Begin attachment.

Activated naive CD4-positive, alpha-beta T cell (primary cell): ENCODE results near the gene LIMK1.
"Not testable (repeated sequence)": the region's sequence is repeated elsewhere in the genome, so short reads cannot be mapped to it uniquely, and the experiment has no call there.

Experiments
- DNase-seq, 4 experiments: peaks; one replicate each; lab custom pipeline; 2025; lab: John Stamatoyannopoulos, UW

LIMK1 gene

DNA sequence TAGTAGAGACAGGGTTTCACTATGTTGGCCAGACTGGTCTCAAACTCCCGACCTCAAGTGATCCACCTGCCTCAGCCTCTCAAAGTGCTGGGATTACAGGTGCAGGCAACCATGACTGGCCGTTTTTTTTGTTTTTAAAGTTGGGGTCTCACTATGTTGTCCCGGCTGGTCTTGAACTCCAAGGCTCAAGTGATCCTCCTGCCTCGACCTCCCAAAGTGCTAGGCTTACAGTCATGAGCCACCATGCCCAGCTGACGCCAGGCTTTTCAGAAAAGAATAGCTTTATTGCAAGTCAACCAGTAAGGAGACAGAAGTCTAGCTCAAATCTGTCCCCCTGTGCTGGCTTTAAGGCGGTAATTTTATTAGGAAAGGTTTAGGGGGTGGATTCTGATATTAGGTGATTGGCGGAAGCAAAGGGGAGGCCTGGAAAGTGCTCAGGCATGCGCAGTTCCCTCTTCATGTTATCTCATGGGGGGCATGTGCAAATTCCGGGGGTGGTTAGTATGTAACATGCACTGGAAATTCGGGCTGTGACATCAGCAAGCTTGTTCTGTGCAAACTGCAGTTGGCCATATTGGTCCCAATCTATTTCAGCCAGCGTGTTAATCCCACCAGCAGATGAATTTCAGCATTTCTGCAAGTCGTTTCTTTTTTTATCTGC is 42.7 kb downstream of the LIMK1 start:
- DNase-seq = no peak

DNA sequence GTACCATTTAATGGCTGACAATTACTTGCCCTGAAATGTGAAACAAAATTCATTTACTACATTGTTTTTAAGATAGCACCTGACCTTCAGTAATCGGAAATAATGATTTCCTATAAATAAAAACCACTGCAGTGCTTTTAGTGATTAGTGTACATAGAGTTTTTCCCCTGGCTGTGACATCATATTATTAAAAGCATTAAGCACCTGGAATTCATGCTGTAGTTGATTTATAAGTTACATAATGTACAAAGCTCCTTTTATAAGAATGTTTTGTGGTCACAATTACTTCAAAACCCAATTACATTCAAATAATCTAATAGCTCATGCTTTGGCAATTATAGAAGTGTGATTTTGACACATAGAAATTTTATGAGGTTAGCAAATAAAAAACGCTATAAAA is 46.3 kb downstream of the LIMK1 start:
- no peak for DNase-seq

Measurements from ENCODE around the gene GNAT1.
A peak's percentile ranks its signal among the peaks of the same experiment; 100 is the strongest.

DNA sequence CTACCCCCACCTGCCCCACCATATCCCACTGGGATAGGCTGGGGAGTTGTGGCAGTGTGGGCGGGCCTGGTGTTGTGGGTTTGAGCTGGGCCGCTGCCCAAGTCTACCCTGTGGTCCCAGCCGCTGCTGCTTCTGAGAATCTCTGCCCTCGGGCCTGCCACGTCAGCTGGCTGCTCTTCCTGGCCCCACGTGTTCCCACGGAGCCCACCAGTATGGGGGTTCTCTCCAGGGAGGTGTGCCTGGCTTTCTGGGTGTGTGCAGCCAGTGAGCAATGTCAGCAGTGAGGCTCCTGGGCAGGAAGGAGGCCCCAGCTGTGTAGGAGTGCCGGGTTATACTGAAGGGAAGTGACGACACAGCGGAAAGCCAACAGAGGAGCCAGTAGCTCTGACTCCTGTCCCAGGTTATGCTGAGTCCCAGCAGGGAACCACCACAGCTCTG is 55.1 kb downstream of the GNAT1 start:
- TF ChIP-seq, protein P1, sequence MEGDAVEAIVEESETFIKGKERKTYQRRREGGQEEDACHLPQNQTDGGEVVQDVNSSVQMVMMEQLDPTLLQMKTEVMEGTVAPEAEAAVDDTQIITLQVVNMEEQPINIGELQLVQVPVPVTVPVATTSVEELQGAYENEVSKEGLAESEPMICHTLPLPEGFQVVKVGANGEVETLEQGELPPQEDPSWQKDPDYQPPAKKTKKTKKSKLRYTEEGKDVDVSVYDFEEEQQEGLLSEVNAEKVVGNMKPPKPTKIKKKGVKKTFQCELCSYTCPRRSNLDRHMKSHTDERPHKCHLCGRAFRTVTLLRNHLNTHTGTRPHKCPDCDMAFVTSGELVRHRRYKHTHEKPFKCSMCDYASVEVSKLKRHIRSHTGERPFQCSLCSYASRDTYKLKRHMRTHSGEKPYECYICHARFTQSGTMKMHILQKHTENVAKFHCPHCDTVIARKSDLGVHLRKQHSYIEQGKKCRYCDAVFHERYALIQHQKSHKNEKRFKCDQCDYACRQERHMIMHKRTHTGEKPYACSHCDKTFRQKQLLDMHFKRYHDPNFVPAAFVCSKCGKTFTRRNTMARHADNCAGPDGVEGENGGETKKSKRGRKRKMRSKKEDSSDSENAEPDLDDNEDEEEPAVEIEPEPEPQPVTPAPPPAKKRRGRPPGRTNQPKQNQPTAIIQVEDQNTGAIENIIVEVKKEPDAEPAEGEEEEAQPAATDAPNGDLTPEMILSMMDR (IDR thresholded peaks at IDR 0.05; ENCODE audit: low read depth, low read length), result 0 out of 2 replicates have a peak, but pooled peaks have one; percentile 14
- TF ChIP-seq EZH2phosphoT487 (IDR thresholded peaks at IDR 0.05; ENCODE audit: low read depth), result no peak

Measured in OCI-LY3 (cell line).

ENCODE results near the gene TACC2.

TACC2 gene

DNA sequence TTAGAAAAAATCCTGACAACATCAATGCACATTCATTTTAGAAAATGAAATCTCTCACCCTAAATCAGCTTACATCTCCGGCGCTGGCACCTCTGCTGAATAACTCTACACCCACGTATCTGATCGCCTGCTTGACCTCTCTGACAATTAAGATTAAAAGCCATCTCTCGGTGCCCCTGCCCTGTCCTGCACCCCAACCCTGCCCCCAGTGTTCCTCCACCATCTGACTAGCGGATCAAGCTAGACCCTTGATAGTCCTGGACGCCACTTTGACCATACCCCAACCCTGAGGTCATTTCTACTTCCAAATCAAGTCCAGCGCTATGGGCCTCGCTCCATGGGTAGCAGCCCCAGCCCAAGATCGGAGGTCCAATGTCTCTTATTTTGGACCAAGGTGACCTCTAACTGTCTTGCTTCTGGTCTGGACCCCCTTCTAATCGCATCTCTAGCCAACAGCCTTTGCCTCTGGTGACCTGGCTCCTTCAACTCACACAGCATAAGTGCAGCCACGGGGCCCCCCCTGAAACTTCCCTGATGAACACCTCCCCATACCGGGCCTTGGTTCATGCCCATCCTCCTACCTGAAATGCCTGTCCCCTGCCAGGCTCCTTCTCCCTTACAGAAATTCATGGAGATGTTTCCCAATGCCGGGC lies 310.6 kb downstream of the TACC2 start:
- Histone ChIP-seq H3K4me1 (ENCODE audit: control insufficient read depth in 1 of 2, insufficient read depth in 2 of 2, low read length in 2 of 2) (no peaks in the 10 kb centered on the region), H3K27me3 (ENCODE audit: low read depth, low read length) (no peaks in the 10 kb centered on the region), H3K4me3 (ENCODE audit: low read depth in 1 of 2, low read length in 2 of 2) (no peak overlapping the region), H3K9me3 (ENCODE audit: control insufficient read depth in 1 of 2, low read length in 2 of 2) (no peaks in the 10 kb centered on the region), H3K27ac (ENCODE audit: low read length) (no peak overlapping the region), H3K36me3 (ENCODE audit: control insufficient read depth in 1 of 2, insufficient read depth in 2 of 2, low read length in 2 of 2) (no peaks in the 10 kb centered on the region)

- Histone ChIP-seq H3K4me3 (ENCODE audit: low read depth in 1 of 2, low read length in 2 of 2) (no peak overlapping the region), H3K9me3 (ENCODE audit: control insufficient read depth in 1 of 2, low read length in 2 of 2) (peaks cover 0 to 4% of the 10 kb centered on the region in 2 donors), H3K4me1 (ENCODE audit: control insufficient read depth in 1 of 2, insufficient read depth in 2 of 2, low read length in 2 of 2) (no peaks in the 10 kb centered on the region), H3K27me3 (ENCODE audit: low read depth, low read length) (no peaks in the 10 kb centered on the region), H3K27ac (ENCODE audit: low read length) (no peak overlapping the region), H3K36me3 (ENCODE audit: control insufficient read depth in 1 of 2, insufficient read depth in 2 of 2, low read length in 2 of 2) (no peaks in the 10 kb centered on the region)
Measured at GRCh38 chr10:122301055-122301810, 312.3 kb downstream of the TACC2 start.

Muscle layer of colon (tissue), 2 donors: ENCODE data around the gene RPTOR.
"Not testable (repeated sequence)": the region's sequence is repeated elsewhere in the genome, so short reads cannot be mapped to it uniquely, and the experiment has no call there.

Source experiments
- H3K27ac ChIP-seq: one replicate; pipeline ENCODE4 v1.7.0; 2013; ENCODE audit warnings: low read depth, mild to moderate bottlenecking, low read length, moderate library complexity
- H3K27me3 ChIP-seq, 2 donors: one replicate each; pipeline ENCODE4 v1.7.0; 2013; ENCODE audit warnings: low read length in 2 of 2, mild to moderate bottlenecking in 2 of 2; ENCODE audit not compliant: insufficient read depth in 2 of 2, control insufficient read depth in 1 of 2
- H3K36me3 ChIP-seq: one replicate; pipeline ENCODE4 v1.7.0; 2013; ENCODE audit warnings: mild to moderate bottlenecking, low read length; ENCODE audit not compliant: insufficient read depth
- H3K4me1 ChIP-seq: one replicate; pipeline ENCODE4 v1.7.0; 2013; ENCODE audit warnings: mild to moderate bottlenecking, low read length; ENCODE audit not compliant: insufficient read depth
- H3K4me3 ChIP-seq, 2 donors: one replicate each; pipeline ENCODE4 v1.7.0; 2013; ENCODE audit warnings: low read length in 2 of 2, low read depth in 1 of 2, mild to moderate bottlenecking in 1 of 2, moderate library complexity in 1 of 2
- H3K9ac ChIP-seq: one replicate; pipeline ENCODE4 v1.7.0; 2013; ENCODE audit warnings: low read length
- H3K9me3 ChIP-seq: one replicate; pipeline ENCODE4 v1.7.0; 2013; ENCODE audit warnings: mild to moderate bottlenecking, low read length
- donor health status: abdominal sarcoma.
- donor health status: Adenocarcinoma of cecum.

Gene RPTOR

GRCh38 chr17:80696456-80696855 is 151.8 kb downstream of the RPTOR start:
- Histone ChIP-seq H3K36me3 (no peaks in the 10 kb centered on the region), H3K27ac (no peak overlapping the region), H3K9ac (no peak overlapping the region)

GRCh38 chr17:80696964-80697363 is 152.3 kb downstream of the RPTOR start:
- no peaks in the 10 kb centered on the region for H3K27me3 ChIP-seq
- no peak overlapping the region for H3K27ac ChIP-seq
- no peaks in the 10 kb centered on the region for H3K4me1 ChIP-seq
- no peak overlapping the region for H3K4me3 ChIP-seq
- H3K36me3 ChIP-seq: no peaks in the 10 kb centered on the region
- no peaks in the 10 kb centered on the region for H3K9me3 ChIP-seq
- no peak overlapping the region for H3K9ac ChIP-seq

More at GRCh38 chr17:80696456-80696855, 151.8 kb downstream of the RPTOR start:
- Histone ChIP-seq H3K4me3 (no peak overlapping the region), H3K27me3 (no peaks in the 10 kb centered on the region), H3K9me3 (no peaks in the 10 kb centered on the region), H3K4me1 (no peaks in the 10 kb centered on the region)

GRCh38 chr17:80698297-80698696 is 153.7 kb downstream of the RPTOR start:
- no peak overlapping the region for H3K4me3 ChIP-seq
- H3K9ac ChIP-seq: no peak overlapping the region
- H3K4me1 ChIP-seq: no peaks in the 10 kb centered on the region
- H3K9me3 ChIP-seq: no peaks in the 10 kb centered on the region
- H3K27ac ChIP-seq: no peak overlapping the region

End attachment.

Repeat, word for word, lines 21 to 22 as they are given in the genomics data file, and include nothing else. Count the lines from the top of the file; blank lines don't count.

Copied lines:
Measured at GRCh38 chr10:122301055-122301810, 312.3 kb downstream of the TACC2 start.

Muscle layer of colon (tissue), 2 donors: ENCODE data around the gene RPTOR.